Sun | Aug 20, 2017

Editorial | Frank dialogue on the national bulge

Published:Thursday | March 30, 2017 | 3:00 AM

Earlier this week, Ruel Reid, the education minister, repeated his intention to end the serving of sugary drinks with meals under the Government's School Feeding Programme, the aim being to improve the nutrition of students, thereby improving their health.

This was followed by the launch of Health Minister Christopher Tufton's National Food Industry Task Force (NFITF), which is to review how Jamaicans eat and suggest ways to improve their diets, with the hope of lessening a raft of non-communicable lifestyle diseases that annually pinch huge sums from taxpayers' pocketbooks.

These initiatives are not entirely new. They have been talked about for many years. They have not, however, had firm, consistent action from governments. That is because the solutions are likely to be politically unpopular.

Politicians, at least, think so. The actions, however, need not be as difficult as they assume, once they are willing to engage in serious conversation with all stakeholders.

While there may be some quibbling over the statistics, Jamaica is on the verge of, if not already in, a public-health crisis with lifestyle diseases. According to Fitzroy Henry, a University of Technology professor of public health who chairs the NFITF, an estimated 60 per cent of adult Jamaicans are obese, an incidence that has been rising at a rate of one percentage point a year for a decade and a half. One study, nearly 10 years ago, showed that among Jamaican children age six to 10, approximately 11 per cent were overweight. Seven per cent were obese.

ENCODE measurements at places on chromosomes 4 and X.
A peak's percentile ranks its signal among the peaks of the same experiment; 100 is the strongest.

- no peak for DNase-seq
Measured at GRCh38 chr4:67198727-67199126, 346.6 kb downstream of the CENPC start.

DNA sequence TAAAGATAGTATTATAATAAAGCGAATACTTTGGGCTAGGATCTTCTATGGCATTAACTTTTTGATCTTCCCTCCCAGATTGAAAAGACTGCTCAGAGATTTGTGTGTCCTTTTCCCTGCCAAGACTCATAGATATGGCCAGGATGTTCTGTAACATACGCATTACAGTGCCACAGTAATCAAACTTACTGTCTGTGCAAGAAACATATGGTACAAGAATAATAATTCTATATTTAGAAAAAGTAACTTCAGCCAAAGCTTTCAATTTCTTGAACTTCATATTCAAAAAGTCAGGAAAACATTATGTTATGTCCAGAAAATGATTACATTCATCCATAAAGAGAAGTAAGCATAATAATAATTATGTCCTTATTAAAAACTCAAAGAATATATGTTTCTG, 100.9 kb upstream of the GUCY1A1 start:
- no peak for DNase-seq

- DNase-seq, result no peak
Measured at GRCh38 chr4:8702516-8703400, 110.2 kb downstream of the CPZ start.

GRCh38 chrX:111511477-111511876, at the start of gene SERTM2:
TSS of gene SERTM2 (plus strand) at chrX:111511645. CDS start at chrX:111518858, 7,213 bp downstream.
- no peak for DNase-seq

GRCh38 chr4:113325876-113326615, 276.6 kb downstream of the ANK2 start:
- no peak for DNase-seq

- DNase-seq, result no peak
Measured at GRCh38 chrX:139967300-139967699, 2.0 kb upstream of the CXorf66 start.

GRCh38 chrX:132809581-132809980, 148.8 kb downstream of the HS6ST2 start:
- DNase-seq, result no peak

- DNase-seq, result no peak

Last year in Parliament, when he announced a national fitness and lifestyle campaign, Dr Tufton observed that between a fifth and a quarter of most cancers in Jamaican patients, as well as 27 per cent of diabetes and 30 per cent of heart diseases were directly related to people's lifestyles: how they ate and how little they exercised.

Not only are these diseases among the major killers, they suck up a good chunk of the Government's annual health budget for care and drugs. Indeed, most of the approximately J$8 billion spent by the National Health Fund is for drugs to treat obesity and hypertension.

 

POOR LIFESTYLE

 

These are largely preventable diseases. For, as Dr Tufton observed in those parliamentary remarks, they are the result of the large amounts of sugars, refined starches and fats consumed by Jamaicans. And with too little exercise.

The problem impacts more than the cost of the health-care budget. It has implications for the wider economy. People who are often ill, and/or hospitalised, can't be at work, or they are unlikely to be at their most productive. This affects labour, efficiency, national output and economic growth.

The issue demands a new national conversation, inclusive of industries whose foods contribute to negative health effects, especially among children. The producers of sugary drinks, a large proportion of whose consumers are children, especially need to be at the table. Increasingly, countries are imposing levies on the products of such industries, which can be avoided by reducing sugar content.

Opening a dialogue on the matter is better than unilateral state action.